Bethlehem Waterworks

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Bethlehem Waterworks
Bethlehem Waterworks Oct 11.JPG
Bethlehem Waterworks, October 2011
Bethlehem Waterworks is located in Pennsylvania
Bethlehem Waterworks
Bethlehem Waterworks is located in the US
Bethlehem Waterworks
Location Bethlehem, Pennsylvania
Coordinates 40°37′9″N 75°23′0″W / 40.61917°N 75.38333°W / 40.61917; -75.38333Coordinates: 40°37′9″N 75°23′0″W / 40.61917°N 75.38333°W / 40.61917; -75.38333
Area 6.2 acres (2.5 ha)
Built 1753 (1753)
Part of Historic Moravian Bethlehem Historic District (#12001016)
NRHP reference # 72001142[1]
Significant dates
Designated NHL May 29, 1981[2]
Designated NHLDCP October 6, 2012

The Bethlehem Waterworks, also known as the Old Waterworks or 1762 Waterworks, are believed to be the oldest pump-powered public water supply in what is now the United States. The pumphouse, which includes original and replica equipment, is located in the Colonial Industrial Quarter of downtown Bethlehem, Pennsylvania, between Monocacy Creek and Main Street. It was declared a National Historic Landmark in 1981.[2][3][4]

Description and history[edit]

The Bethlehem Waterworks building is located in the floodplain of Monocacy Creek below the historic center of Bethlehem. It is a 2-1/2 story building, built out of limestone rubble, that is about 24 feet (7.3 m) square and covered by a red tile roof. It is set over an otherwise open holding pit, which was originally fed by a wood-lined trench from a nearby spring. There are doors on three sides, one of which is at a higher elevation owing to the sloping terrain; it provides access to a storage area on the upper level, while the other two provide access to the mechanisms on the inside. The machinery includes a replica waterwheel, reproduced from the original specifications, which were preserved. The wheel was originally turned by water supplied from the creek, and provided the power needed to move water up to the settlement above.[3]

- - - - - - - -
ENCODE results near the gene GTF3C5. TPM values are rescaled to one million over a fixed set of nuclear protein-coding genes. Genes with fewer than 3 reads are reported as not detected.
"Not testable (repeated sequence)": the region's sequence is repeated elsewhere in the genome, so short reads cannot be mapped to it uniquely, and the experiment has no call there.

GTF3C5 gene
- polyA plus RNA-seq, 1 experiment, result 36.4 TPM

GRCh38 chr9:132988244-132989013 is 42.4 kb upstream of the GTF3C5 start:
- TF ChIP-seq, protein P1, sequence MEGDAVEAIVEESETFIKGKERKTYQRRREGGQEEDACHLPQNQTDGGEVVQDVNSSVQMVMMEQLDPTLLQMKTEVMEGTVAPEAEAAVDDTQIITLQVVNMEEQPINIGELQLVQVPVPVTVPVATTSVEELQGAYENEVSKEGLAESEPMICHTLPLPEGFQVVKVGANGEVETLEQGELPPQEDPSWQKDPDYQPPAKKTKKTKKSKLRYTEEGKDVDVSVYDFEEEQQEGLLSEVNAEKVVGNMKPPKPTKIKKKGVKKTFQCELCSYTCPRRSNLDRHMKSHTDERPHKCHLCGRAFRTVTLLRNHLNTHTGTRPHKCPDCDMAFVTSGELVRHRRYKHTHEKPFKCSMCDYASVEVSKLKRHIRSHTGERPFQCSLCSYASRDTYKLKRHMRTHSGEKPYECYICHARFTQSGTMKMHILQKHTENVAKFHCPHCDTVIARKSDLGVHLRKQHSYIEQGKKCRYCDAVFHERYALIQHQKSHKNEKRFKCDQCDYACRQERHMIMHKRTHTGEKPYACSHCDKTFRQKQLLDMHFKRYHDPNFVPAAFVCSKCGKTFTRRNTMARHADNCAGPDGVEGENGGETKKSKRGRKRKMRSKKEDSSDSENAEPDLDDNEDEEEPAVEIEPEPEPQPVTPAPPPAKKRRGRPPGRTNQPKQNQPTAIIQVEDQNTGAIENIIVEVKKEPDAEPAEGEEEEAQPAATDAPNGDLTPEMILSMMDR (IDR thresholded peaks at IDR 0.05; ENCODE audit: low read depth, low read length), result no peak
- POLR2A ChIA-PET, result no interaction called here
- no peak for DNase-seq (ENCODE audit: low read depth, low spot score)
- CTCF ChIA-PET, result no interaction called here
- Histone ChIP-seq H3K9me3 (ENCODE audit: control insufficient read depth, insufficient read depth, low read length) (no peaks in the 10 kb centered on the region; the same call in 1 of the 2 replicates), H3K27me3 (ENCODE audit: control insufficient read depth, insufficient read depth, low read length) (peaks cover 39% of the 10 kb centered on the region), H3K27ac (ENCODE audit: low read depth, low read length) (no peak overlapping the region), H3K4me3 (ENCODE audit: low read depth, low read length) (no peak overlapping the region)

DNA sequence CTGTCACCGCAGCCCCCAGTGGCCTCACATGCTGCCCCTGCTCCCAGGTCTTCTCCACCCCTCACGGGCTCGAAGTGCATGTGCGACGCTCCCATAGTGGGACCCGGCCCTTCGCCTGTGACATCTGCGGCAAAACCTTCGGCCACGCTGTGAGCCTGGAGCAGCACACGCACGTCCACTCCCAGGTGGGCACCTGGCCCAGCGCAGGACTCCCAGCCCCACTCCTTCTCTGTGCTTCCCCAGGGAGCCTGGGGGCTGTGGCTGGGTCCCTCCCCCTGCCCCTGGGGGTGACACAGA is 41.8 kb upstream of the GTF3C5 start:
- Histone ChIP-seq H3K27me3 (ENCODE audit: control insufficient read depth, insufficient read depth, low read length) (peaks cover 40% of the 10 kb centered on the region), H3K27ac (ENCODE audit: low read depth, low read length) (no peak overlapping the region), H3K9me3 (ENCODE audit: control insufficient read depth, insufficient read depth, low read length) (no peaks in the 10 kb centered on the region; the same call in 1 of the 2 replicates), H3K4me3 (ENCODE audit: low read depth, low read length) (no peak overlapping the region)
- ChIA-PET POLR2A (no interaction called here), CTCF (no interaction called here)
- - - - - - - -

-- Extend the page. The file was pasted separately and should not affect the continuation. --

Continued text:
Bethlehem was settled in 1741, as the first of a number of Moravian communities in North America. The earliest portions of this water supply date to 1755, with the pumphouse constructed in 1762. The wheel powered cast-iron pumps that forced water through pipes (originally wooden, later lead) up the hillside, where it was stored in cisterns throughout the town. Johann Christopher Christensen, the engineer who built it, was probably familiar with similar pump systems found in German cities since the 16th century. His system was imperfect, with overpressure bursting wooden pipes and other problems.[3]

The system is believed to be the first pump-powered water supply to be implemented in what is now the United States. The town of Boston, Massachusetts had a municipal water supply as early as 1652, but it was purely powered by gravity.[3]

See also[edit]


  1. ^ National Park Service (2010-07-09). "National Register Information System". National Register of Historic Places. National Park Service. 
  2. ^ a b "Old Waterworks". National Historic Landmark summary listing. National Park Service. Archived from the original on 2011-06-06. Retrieved 2008-02-11. 
  3. ^ a b c d George R. Adams (October 1977). "National Register of Historic Places Inventory-Nomination: Old Waterworks" (pdf). National Park Service.  and Accompanying 6 photos, exterior and interior, from 1976 and 1977 (32 KB)
  4. ^ "Old Waterworks". Delaware and Lehigh National Heritage Corridor. A National Register of Historic Places travel Itinerary. Retrieved 2011-10-29. 

External links[edit]